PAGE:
(Note: This is my HT column, dated 25th July 2010.)

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16 responses to “The Indian Who Survived Australia (Part 1)

  1. Great, as always! Today dude, you've just pulled me out of a potential stress attack. Thanks.

  2. You write really well Ashish, looking forward to reading part 2 of this article.

  3. "I know there's an ice-skating rink at Esselworld, but since I live in New Bombay, it's easier for me to travel to Melbourne"Laughed out loud at that one. It's funny because it's true.

  4. Haha, dude! Women dating Indians just for the body hair it seems! Hilarious 😀

  5. Well done!you did find some things to write about Australia.Glad we lived up to the friendly stereotype and not the racially abusive one. You are welcome here any time my goatee'd friend!

  6. Aha! So you did catch a cold!*cue in Anchorman Arnab*

  7. excellent! you seem to have had fun! put up some pictures…listerine mouthwash sea and all. 🙂

  8. the government should pass an Act on salvaging body hair. It comes handy at least in Australia, as Ashish has finely described.

  9. that made me laugh. a lot. well written. can't wait to hear about your sydney experience.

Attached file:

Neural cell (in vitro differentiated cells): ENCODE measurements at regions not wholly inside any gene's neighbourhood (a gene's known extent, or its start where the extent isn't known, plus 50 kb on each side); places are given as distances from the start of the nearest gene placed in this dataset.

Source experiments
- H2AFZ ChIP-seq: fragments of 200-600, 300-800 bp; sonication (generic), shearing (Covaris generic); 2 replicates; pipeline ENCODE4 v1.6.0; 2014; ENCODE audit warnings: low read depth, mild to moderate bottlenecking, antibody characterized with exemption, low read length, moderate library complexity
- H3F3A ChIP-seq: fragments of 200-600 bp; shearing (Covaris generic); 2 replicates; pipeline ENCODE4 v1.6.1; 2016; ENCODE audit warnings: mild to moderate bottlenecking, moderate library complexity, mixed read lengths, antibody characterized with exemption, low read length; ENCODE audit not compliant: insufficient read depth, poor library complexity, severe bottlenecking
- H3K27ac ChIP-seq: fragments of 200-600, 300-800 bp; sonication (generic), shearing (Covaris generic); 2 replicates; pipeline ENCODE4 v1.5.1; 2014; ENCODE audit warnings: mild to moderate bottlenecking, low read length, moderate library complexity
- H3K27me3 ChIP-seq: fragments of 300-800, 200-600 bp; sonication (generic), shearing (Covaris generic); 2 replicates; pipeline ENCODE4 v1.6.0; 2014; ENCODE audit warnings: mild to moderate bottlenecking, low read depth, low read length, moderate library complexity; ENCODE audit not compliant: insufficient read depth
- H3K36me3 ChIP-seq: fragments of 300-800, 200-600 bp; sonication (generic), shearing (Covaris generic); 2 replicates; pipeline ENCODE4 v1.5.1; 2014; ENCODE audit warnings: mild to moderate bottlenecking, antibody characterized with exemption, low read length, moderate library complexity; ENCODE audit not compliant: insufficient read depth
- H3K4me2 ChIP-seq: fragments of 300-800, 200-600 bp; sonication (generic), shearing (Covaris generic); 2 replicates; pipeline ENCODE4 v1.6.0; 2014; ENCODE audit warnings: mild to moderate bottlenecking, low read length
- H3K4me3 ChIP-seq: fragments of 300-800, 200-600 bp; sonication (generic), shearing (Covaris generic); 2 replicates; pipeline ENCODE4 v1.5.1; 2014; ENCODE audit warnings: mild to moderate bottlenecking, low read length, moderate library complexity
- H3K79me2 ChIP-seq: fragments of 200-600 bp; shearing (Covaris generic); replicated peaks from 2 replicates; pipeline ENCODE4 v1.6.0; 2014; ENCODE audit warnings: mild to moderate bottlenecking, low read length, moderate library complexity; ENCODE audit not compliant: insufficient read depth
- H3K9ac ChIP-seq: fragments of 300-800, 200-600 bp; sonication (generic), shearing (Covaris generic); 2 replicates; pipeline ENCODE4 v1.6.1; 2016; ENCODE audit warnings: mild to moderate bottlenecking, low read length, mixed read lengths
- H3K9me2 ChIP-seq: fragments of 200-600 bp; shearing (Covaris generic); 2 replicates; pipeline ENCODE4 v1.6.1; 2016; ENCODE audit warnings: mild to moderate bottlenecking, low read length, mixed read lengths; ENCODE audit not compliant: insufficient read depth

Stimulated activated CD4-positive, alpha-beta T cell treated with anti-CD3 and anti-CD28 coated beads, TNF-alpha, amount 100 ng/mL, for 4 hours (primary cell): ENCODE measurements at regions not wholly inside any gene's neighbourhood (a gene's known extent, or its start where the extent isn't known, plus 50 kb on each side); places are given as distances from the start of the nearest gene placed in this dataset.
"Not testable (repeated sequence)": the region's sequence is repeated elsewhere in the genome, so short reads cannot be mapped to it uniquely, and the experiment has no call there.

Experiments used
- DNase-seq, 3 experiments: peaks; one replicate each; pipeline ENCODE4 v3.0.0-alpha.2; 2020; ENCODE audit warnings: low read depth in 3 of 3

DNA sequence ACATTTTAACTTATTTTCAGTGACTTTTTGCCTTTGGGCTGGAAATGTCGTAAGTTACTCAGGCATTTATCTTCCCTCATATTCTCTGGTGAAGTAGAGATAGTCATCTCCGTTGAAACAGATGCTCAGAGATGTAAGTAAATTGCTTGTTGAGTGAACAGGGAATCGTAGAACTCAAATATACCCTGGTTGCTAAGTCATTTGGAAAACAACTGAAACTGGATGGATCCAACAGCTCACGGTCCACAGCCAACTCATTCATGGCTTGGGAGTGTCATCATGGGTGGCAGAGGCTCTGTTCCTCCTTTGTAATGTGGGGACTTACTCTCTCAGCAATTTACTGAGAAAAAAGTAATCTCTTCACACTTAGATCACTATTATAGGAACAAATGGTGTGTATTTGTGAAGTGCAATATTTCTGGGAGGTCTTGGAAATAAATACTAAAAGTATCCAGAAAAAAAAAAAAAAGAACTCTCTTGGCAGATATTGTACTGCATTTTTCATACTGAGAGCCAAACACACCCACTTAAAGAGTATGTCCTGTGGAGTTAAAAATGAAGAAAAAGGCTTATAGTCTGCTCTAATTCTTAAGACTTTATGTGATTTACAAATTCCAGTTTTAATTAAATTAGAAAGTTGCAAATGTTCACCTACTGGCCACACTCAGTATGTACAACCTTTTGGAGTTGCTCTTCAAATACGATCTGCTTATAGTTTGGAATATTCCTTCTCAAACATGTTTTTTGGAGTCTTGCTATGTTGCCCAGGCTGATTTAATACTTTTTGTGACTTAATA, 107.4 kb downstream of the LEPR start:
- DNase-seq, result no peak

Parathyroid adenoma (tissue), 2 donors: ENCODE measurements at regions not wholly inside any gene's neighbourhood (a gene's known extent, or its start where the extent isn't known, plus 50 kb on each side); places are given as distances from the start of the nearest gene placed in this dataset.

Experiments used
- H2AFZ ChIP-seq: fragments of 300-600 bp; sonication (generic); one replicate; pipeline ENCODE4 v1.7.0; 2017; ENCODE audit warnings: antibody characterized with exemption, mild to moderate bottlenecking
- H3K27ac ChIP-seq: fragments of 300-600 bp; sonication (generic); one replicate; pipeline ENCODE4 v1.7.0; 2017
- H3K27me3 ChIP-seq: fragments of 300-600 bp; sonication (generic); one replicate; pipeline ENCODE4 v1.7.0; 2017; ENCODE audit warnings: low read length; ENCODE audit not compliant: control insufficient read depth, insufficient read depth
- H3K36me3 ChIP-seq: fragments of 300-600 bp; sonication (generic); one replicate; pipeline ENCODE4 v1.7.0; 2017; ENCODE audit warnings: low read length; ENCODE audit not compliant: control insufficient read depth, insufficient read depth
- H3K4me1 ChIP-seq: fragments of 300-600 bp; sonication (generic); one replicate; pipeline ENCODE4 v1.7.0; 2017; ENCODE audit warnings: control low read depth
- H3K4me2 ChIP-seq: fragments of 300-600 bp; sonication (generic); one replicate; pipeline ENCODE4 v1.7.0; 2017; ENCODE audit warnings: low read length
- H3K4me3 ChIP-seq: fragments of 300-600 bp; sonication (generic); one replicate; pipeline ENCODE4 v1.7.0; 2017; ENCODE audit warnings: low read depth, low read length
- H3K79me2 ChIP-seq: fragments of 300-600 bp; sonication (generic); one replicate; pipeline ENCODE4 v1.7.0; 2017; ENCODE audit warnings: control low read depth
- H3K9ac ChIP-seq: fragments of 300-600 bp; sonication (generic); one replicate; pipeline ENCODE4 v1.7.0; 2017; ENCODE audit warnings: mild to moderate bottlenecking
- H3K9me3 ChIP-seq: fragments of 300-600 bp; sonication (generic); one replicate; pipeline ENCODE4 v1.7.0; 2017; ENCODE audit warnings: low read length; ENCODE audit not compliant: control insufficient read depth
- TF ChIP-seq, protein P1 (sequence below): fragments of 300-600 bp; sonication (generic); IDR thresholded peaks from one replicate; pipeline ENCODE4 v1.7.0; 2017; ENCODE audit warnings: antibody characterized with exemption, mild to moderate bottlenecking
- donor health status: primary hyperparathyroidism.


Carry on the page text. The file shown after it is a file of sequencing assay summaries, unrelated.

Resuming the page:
10. whatte post bhaincho

  11. I read your column in HT for the first time yesterday and it had me hooked! I absolutely had to Google you down…you have inspired me I'm starting my own travel story now!!

  12. Alter-blogger: Thanks! Happy to help :)Priyank Sharma: Thank you. Part 2 should be ready whenever I get off my lazy ass.Suprateek: Yes. Malad is evil.Deepak: Thanks Chuck!Emma: Hey, thanks! I'm guessing you'll find a mention in Part 2. Looking forward to seeing you in Bombay!Anonymous: Yes. Had Anchorman been around, he would've interrupted the virus from spreading.Mukta: Hello! Yes, it was much fun. The pictures will be on Facebook soon.Psychograph: If that happened, they would start with Anil Kapoor.Wankatesh: Thanks man! Keep wanki-err… reading. Keep reading!Magik: Feel aa gayi na macho? :DAnonymous No. 2: Thanks a lot! (Why the anonymity though?)

  13. I laughed so much!!! 'Madras' and Madrasi – the all generic term to describe any southie who crosses the non-southie's pathAnd, Ice skating is fun, all you need is balance. I tried it out (studying in London, Christmas time event) and did not fall once *feels needlessly smug* 😀

  14. Read this in office..laughed out aloud..just in time for the boss-equivalent to peer down at my screen and see my "work":p

  15. too cool. You have one of the best writing aptitude, I must say. 'Hairy Indians, 'Archorman Arnab' and the ice skating bummer.. everything were too hilarious.

  16. everything was… typo sypo is becoming so common in this fast-typing world.. have you experienced the gen x (we were the gen x).. gen z's SMS english? english is no longer a funny language but a typically abused funny one…